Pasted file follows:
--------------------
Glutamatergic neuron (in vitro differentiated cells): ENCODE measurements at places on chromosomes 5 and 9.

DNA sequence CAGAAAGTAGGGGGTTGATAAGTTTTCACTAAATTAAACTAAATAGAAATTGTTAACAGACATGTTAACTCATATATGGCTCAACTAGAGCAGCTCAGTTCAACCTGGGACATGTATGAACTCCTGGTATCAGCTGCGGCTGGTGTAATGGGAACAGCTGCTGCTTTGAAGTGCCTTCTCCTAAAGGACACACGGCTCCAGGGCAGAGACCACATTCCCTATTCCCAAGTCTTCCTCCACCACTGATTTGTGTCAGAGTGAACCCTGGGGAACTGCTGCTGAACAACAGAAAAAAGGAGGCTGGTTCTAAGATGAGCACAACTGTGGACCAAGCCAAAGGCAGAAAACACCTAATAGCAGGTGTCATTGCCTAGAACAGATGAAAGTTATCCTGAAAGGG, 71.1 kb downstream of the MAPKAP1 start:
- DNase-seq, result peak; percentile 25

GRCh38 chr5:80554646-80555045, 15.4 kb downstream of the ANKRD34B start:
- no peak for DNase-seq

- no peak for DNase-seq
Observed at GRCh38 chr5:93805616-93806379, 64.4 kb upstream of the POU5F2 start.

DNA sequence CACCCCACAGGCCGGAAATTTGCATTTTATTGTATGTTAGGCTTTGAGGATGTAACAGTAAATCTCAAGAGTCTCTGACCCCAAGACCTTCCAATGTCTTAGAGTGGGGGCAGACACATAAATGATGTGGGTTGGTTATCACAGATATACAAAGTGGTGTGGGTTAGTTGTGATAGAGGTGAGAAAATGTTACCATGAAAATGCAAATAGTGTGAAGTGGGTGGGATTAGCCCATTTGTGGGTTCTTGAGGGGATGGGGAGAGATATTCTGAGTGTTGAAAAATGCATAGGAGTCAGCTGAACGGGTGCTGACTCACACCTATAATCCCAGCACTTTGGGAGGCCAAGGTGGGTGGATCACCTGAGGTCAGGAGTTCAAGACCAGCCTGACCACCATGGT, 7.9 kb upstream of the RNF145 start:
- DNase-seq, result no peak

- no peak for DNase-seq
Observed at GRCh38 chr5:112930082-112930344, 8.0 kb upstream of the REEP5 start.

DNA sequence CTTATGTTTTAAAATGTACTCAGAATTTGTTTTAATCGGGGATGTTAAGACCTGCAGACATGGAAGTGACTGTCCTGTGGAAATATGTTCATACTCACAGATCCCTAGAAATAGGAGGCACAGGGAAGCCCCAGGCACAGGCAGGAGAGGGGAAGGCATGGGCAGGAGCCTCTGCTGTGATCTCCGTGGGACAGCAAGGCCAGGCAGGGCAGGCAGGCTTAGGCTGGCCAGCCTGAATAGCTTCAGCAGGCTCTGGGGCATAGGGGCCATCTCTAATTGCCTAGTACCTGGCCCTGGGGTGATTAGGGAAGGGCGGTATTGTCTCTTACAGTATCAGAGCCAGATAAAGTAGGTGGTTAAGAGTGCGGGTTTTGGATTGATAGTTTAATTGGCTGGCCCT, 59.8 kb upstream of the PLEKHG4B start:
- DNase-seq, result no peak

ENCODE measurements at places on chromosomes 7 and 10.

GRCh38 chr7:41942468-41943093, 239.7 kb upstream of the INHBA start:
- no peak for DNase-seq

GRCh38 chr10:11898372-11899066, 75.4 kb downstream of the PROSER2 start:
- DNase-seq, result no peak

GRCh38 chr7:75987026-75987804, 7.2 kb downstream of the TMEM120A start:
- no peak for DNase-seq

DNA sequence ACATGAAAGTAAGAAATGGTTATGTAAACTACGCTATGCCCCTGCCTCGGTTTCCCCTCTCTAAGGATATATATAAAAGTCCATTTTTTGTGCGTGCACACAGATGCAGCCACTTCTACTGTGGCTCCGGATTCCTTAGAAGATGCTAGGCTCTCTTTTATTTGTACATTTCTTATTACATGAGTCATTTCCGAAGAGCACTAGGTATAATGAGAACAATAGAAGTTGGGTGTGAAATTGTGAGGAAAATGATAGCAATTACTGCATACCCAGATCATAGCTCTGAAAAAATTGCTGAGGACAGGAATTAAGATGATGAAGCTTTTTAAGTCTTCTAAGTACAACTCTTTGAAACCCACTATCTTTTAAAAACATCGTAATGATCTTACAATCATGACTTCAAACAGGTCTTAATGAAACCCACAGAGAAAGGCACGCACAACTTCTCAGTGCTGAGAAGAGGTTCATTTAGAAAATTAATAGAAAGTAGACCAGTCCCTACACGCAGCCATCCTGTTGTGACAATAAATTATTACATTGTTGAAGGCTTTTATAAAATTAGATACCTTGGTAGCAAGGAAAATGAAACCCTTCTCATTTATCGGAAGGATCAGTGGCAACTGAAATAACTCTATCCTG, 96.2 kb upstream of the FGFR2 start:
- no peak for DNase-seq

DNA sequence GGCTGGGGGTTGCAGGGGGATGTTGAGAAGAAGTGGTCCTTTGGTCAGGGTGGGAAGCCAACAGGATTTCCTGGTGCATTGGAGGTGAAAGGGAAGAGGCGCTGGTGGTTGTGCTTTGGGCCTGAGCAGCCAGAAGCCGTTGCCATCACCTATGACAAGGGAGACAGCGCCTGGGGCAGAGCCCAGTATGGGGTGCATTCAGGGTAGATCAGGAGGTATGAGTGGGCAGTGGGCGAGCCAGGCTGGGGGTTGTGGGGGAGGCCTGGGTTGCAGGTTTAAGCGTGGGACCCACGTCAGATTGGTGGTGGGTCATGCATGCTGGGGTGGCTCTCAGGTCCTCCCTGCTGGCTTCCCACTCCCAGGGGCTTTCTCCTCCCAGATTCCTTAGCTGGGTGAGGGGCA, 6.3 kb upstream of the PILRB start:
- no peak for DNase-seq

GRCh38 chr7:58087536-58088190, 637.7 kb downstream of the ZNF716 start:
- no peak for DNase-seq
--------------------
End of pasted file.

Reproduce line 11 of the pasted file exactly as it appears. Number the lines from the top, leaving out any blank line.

Observed at GRCh38 chr5:112930082-112930344, 8.0 kb upstream of the REEP5 start.